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2010 – 90’x50′ 140′ high. 14,064 bicycle reflectors, pulleys, aluminum, steel, and one electric motor.
The installation of the Nebula took three weeks. Due to it’s size it had never been put together before in it’s entirety, and so part of the excitement was seeing the sculpture for the first time. Besides Mark Sabatino, the Gizmo Crew included Schuyler Robertson, Liz Judkins, Don Paul Swain and Morgan Raymond who all somehow were able to work very long hours and still keep their sense of humor. The Lead Installer was Reid Johnston, and he was the glue that held the installation together. Besides being massively competent and skilled at every tool imaginable (including 120-foot lifts), Reid kept everyone’s moral high with a combination of focus and good humor. If it wasn’t for him we’d probably still be there trying to install this thing!

All components arrived piled high on one flatbed truck from San Francisco. The truck couldn’t round the corner to where we wanted to unload and so Schuyler picked up the back of the fully loaded truck with a massive forklift and swung it around. I knew right away that we were in good hands! Since the Atrium was being renovated and there were various obstacles on the ground, the hotel built us a 6-foot tall stage 120 feet long. We forked all the components onto the stage and that’s where we spent the next few weeks.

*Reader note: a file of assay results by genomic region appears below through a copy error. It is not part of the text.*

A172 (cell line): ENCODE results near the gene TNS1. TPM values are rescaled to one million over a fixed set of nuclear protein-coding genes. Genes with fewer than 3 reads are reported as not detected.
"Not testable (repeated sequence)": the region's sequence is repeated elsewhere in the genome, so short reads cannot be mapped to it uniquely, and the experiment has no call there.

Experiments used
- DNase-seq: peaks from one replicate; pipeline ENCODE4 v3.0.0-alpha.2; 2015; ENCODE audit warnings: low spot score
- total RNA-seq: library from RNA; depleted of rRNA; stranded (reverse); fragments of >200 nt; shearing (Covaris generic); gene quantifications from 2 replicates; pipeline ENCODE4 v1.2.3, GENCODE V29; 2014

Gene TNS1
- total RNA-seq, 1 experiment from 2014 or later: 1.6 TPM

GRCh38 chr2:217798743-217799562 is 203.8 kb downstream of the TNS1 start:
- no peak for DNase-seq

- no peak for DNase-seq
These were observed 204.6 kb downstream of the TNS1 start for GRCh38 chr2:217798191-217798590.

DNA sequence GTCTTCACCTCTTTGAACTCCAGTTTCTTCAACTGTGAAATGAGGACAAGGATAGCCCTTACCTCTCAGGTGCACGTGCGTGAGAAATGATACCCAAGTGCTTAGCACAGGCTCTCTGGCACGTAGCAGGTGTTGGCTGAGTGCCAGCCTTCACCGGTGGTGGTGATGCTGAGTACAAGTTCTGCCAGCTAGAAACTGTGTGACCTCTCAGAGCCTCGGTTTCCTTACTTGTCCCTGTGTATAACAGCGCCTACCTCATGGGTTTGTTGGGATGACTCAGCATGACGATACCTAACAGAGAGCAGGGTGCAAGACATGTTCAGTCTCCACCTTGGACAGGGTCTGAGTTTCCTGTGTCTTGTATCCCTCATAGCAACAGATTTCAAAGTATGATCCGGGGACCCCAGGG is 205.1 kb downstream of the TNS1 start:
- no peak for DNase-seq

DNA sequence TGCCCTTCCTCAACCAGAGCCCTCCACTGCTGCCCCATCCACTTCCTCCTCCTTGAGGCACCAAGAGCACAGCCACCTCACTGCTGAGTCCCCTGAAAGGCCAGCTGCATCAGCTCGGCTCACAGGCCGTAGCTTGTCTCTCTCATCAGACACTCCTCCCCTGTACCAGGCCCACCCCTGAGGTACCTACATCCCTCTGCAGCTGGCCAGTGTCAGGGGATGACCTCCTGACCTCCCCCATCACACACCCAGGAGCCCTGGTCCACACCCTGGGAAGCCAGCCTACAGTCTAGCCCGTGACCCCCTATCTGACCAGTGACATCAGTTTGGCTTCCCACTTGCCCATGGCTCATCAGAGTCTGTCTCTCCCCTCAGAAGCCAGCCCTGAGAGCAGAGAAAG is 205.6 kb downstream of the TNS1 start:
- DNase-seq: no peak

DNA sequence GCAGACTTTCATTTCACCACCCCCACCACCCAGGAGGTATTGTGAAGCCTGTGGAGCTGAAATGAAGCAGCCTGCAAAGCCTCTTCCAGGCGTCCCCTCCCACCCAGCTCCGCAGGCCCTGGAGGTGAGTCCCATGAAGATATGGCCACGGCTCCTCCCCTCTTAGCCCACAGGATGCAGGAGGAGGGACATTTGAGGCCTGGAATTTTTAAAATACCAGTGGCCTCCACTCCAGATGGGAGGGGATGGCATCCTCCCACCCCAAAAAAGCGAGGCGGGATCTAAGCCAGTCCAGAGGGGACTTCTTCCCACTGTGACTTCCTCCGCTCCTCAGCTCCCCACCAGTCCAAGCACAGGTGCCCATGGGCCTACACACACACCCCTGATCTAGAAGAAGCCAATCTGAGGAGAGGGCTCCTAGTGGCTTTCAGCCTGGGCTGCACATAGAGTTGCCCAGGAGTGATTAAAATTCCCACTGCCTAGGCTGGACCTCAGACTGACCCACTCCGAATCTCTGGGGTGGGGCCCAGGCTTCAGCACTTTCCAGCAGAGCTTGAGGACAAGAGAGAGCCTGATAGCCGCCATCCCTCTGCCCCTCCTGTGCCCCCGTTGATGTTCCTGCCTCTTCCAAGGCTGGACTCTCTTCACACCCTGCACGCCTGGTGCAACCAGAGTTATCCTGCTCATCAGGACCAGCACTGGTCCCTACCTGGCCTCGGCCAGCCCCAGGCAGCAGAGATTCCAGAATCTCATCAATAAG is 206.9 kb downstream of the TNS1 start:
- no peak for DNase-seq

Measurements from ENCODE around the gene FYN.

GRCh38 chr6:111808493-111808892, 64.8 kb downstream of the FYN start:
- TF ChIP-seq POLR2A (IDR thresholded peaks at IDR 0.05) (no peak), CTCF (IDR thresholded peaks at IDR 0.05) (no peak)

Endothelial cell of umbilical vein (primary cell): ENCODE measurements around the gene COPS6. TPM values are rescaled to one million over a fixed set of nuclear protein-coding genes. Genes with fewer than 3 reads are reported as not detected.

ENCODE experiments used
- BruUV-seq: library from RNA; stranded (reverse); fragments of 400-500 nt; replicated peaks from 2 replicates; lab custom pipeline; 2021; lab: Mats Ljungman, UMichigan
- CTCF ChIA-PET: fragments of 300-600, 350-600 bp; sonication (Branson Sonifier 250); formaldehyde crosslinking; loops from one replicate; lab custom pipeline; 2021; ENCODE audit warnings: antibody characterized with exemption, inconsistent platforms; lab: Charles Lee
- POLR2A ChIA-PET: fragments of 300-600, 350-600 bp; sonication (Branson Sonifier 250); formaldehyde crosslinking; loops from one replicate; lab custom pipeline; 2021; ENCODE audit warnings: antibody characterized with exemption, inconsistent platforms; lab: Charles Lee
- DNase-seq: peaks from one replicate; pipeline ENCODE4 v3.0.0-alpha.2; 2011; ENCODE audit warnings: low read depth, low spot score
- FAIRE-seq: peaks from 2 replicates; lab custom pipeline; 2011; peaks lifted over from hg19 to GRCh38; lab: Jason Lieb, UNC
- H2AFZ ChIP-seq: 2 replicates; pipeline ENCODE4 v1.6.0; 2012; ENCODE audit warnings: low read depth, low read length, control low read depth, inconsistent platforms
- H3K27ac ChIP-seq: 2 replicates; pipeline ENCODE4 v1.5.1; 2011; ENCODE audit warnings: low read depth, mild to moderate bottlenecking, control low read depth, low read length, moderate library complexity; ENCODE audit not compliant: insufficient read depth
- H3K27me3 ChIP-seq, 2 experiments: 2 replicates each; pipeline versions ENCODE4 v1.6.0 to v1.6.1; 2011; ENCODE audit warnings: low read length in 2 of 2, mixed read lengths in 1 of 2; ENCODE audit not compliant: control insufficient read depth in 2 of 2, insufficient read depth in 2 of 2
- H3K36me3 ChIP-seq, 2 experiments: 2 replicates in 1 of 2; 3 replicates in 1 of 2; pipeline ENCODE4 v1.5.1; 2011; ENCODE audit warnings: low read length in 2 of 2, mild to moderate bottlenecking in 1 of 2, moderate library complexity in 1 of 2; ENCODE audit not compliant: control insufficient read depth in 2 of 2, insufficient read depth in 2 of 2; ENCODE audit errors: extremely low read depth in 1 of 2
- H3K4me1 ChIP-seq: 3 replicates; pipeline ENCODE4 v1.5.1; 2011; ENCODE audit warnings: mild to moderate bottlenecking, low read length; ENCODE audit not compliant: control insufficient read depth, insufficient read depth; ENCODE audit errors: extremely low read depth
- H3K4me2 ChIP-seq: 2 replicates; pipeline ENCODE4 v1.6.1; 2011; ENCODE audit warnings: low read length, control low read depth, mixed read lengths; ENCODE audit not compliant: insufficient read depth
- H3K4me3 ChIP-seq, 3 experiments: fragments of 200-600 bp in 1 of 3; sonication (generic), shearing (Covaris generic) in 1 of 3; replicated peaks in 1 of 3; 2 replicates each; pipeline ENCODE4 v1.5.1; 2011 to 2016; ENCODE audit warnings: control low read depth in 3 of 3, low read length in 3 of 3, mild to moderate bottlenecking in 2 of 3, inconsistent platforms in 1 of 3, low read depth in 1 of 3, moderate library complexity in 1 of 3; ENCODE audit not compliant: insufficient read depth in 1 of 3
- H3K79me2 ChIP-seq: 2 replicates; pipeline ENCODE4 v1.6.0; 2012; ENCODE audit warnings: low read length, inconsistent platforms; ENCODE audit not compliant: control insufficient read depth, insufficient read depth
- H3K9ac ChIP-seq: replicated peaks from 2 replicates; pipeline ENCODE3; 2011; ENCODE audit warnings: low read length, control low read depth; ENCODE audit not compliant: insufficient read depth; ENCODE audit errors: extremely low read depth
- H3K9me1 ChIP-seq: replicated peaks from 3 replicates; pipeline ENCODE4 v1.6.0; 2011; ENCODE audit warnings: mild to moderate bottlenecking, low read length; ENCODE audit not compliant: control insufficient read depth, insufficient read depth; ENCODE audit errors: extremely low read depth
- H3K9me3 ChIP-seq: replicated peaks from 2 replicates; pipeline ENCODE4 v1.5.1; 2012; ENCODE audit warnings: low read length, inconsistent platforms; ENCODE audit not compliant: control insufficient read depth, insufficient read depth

Pro-Rig from Dallas had already installed the four hoist motors with 130-foot long chains, and so after we assembled the ring we could lift it up. Both Mark and I rode the ring to the top of the Atrium. It was a peaceful and smooth ride. Back on the ground we assembled the truss and cables, and stretched the cable net, with all the grid pulleys. All the double ring pulleys and grid pulleys had already been set to specific angles from my spreadsheet, and I was extremely relieved that they all seemed to be actually pointing in the right place.

Next we had to bring the cables from the ring to the grid. We built what Reid dubbed the Weavezebo, and placed my string weave in the middle of the sculpture. One by one we undid the strings, tied a cable on, and pulled it through the weave. When all the cables were through we dismantled the weave structure and were left with a pile of cables that looked hopelessly tangled. But we were able to tease out the cables over the course of a couple hours and then the cable weave was mostly in place. Since I never gave Dan Torop any of the estimates of the cable net sag, or displacement of pulleys, the weave model did not perfectly reflect the actual sculpture, and ended up needing a couple days of correcting. To do this we stood on ladders and used long pieces of wood to reroute cables and undo bad crosses.

Then we could haul the structure up and start adding the crystals. This went pretty quick and after a couple days we had the sculpture all the way up and ready to turn it on for the first time!